St. Paul’s Trinity Pacific Church is one of the oldest Presbyterian parishes in Christchurch.  Formed seven years after the establishment of  the first Presbyterian Church, St. Andrew’s  it became a formal charge in January 1864.  By 1866 the congregation purchased one acre of land in Lichfield Street for the sum of £150 and a church was opened almost free of debt on 19th May 1867.  Ten years later under the ministry of the Rev. Dr. John Elmslie work began on building a bigger and grander church, opened on October 31, 1877.  Designed by Mr. S.C. Farr, popular Christchurch architect it cost around £12 000, a considerable cost at that time .  The interior, although restrained in a Presbyterian fashion, is rather lovely.  It had a fine organ and throughout its history the choir was considered to be of a high standard.

This church building has served the congregation every since.  In the last couple of years tragedy struck congregation, first with an arson attack on the church in August 2008  that badly damaged the interior.  The members rose to the occasion with confidence and determination to overcome their difficulties.   The decision to renovate was taken and work begun only to be delayed with the first earthquake last September when the further damage occurred.  Today, sadly,  it would appear that this beautiful church that has been the spiritual home for so many over its 130 odd years may no longer serve that purpose.  I know personally what pride the present congregation take in their Church and this will be a bitter blow to them.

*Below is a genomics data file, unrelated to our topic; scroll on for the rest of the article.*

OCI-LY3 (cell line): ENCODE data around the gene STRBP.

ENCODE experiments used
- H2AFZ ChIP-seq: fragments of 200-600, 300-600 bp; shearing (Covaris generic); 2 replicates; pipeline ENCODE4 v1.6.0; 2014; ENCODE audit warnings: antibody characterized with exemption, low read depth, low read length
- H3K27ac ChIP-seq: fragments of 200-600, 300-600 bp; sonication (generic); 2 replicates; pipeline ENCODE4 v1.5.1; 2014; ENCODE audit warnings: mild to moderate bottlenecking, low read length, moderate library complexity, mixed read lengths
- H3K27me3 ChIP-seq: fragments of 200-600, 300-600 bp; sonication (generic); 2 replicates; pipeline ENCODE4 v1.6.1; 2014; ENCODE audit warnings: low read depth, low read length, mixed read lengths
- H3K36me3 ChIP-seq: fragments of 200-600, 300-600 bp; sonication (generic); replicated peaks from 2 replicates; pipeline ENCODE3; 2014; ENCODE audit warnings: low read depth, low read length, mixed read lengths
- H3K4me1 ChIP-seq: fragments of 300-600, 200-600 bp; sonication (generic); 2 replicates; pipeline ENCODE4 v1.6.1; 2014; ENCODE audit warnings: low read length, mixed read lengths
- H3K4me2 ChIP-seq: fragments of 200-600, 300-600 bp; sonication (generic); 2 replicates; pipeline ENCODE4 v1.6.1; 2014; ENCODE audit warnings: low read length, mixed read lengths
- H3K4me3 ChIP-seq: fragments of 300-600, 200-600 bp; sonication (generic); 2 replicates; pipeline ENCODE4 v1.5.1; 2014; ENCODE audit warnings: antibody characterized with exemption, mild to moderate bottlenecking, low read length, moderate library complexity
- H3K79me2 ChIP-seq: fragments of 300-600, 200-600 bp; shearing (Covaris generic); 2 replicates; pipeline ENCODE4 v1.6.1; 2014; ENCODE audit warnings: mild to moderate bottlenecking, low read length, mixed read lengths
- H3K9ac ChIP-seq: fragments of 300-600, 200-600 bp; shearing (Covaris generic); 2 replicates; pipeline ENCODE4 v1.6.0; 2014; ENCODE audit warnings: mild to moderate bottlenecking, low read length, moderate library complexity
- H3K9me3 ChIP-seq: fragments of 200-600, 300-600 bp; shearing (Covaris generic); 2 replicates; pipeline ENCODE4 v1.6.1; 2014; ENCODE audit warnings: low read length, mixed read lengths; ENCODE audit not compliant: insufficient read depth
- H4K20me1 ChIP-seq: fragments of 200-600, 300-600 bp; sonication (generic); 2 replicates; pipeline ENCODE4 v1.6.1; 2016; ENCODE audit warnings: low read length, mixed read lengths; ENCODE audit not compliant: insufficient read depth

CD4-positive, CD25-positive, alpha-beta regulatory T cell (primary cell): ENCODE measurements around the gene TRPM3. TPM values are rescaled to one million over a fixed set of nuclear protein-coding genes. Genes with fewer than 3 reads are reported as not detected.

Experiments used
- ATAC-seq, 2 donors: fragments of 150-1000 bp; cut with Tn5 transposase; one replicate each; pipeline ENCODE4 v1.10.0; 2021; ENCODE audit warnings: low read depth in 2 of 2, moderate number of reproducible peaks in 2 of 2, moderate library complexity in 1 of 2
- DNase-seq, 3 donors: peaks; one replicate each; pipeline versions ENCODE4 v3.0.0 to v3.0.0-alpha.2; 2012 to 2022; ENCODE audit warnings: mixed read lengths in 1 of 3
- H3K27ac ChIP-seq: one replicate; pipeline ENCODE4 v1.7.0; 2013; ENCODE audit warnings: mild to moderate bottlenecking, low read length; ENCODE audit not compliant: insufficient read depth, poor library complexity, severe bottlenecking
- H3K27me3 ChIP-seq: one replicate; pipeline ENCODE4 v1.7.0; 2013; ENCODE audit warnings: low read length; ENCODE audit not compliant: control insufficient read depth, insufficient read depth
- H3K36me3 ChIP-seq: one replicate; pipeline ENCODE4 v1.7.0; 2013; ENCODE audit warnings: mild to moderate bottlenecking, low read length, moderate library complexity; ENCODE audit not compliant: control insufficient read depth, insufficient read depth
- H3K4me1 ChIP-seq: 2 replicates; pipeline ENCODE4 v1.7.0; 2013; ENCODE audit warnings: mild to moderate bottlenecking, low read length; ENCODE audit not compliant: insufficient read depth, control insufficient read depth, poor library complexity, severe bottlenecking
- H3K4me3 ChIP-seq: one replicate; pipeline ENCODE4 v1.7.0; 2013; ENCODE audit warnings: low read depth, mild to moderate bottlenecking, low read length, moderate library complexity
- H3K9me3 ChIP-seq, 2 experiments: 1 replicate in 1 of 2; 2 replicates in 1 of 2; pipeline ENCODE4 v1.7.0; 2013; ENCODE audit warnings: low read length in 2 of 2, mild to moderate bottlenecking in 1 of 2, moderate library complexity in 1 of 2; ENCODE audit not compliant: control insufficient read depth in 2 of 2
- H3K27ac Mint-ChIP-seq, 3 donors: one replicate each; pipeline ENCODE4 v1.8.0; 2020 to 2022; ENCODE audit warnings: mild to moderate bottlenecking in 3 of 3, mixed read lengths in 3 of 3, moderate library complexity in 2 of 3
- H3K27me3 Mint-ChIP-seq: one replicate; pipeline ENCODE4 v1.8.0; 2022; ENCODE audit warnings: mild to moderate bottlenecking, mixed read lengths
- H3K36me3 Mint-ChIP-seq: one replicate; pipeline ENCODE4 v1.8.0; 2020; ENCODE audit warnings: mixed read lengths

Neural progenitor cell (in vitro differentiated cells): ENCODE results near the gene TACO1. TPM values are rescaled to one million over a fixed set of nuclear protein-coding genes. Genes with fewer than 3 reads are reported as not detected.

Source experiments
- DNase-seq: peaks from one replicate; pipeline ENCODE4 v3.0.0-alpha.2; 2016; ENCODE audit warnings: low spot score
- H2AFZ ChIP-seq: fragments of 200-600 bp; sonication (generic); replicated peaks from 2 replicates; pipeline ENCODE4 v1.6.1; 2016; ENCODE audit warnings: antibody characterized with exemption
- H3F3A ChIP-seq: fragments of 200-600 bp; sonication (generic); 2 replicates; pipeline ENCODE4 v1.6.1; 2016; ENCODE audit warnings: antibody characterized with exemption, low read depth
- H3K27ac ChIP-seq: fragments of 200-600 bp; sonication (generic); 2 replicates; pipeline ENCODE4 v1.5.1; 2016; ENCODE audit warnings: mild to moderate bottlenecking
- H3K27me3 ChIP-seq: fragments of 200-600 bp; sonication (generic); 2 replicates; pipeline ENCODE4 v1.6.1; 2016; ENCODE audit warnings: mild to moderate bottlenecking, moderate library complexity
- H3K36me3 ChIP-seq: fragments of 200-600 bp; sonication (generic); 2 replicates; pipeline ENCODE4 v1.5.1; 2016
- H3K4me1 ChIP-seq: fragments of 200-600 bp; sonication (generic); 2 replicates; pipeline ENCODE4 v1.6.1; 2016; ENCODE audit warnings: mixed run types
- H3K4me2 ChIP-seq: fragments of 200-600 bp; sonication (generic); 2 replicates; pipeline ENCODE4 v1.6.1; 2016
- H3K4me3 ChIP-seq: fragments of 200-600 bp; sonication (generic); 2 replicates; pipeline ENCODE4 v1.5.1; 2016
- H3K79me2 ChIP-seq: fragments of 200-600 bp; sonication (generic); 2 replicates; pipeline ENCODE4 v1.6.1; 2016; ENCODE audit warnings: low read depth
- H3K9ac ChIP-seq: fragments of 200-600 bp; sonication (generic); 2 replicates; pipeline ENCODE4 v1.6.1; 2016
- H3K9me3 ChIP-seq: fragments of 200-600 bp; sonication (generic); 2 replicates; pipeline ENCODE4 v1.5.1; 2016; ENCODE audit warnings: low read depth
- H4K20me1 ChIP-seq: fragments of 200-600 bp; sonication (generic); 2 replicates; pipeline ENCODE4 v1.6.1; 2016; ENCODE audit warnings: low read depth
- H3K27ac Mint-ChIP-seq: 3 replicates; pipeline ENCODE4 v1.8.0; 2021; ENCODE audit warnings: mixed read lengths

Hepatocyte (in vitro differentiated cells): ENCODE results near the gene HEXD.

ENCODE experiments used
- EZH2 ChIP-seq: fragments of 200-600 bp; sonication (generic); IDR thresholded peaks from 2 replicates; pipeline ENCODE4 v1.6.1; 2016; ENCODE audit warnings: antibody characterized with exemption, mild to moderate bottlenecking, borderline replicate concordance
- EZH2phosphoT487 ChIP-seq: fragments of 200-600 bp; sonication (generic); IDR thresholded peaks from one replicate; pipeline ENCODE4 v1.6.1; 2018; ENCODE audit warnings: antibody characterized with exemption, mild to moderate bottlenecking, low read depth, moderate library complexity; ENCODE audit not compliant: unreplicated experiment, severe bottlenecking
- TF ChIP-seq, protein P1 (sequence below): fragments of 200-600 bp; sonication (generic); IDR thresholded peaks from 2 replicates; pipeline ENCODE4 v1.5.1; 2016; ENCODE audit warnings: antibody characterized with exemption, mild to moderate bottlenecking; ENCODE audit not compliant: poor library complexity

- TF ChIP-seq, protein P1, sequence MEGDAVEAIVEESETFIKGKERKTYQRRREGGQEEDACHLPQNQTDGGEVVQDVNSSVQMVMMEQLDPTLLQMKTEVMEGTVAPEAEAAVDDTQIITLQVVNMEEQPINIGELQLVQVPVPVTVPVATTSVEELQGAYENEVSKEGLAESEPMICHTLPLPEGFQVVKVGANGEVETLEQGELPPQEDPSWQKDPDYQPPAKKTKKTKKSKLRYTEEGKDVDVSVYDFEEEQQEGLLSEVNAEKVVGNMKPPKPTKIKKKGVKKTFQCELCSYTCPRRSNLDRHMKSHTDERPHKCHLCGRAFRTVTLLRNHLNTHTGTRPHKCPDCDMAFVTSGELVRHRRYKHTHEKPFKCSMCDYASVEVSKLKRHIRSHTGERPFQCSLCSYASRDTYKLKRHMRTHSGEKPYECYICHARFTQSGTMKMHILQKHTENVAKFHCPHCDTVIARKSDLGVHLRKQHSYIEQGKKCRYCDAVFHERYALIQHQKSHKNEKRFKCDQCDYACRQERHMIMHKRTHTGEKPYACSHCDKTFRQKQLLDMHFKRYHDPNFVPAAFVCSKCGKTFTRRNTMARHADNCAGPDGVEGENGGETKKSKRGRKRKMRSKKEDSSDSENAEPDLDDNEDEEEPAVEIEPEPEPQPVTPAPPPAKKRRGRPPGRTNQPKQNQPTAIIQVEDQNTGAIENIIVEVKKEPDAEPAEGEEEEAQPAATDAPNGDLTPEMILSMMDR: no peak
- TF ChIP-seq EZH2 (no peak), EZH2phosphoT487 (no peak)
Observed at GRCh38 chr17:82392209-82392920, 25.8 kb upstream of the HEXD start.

St Paul's Trinity Pacific Presbyterian Church after the earthquake
St. Paul's in the foreground, diagonally opposite the Canterbury TV building that collapsed.

These photos and others of the Christchurch quake can be found on the Stuff web site

Messages can be sent to this email.

by Yvonne


  1. After the 2008 fire, salvageable parts of the organ were removed for rebuilding. It was in the South Island Organ Co shop when the earthquake destroyed the building. The organ rebuild is nearly complete, but it no longer has a home.


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